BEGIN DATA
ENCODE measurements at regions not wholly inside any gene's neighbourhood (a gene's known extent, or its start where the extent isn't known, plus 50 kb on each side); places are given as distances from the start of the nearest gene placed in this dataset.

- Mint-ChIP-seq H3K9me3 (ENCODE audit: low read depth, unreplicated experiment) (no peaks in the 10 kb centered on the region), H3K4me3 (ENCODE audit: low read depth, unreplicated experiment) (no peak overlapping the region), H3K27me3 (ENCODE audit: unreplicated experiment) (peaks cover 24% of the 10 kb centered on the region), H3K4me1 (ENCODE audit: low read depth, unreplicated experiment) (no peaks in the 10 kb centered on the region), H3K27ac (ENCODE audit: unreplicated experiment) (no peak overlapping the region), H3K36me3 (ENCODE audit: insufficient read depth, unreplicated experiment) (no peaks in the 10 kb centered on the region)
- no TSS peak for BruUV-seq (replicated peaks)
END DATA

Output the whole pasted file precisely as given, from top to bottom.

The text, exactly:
ENCODE measurements at regions not wholly inside any gene's neighbourhood (a gene's known extent, or its start where the extent isn't known, plus 50 kb on each side); places are given as distances from the start of the nearest gene placed in this dataset.

- Mint-ChIP-seq H3K9me3 (ENCODE audit: low read depth, unreplicated experiment) (no peaks in the 10 kb centered on the region), H3K4me3 (ENCODE audit: low read depth, unreplicated experiment) (no peak overlapping the region), H3K27me3 (ENCODE audit: unreplicated experiment) (peaks cover 24% of the 10 kb centered on the region), H3K4me1 (ENCODE audit: low read depth, unreplicated experiment) (no peaks in the 10 kb centered on the region), H3K27ac (ENCODE audit: unreplicated experiment) (no peak overlapping the region), H3K36me3 (ENCODE audit: insufficient read depth, unreplicated experiment) (no peaks in the 10 kb centered on the region)
- no TSS peak for BruUV-seq (replicated peaks)